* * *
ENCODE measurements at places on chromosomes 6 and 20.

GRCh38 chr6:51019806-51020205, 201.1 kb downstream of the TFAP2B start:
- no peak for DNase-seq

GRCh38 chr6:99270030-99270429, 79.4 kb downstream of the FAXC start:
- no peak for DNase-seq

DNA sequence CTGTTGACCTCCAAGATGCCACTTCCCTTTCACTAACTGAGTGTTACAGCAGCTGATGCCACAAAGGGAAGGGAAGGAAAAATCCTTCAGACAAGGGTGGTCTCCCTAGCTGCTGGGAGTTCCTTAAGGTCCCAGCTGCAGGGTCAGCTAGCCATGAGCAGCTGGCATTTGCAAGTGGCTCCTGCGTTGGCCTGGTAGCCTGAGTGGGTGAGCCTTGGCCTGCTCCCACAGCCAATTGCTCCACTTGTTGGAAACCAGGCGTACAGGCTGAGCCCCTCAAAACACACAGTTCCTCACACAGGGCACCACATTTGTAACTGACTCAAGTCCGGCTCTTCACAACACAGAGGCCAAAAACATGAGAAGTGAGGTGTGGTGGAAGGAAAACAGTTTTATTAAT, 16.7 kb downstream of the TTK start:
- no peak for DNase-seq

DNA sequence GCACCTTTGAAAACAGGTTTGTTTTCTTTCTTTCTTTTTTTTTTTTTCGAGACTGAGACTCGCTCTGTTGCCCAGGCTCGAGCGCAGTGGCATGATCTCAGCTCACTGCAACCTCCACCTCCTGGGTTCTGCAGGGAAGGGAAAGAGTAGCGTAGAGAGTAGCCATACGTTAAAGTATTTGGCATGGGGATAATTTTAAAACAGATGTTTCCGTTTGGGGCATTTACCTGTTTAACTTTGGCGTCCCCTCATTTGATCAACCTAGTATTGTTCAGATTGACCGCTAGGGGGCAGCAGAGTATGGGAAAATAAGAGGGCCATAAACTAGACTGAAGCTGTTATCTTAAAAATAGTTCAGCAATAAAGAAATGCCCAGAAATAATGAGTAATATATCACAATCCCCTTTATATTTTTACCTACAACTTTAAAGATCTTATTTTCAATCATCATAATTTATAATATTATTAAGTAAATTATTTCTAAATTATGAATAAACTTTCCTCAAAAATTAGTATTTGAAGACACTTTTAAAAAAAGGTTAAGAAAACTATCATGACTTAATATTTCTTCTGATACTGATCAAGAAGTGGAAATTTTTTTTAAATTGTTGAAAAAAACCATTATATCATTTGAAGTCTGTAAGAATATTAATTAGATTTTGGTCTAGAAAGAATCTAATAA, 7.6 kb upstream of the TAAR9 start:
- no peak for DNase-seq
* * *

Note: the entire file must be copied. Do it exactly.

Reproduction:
ENCODE measurements at places on chromosomes 6 and 20.

GRCh38 chr6:51019806-51020205, 201.1 kb downstream of the TFAP2B start:
- no peak for DNase-seq

GRCh38 chr6:99270030-99270429, 79.4 kb downstream of the FAXC start:
- no peak for DNase-seq

DNA sequence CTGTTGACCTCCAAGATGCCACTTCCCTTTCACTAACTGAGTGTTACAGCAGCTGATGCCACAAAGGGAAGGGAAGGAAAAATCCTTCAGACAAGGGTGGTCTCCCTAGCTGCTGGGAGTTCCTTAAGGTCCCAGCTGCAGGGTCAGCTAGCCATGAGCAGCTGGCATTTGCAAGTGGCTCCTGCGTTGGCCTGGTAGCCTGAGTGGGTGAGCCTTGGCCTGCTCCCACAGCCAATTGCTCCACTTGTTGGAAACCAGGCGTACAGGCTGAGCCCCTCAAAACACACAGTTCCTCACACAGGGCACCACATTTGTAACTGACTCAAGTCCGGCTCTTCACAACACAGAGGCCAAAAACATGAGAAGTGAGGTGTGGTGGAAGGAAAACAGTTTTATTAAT, 16.7 kb downstream of the TTK start:
- no peak for DNase-seq

DNA sequence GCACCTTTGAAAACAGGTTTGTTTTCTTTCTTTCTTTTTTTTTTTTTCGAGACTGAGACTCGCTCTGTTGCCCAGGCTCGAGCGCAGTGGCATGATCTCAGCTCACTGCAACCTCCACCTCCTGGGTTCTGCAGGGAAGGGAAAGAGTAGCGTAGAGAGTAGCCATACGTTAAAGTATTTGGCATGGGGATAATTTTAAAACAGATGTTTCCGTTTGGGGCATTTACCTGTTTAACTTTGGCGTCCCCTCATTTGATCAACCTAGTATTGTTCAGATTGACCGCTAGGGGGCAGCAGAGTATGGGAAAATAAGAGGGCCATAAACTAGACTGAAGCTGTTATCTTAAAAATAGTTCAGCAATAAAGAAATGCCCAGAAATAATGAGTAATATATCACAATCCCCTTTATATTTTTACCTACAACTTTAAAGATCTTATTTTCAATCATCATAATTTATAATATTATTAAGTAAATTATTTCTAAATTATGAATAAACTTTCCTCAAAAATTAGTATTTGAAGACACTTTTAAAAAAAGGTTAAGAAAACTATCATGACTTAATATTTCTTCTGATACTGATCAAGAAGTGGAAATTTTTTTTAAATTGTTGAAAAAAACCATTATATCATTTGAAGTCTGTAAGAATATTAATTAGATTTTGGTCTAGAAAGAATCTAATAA, 7.6 kb upstream of the TAAR9 start:
- no peak for DNase-seq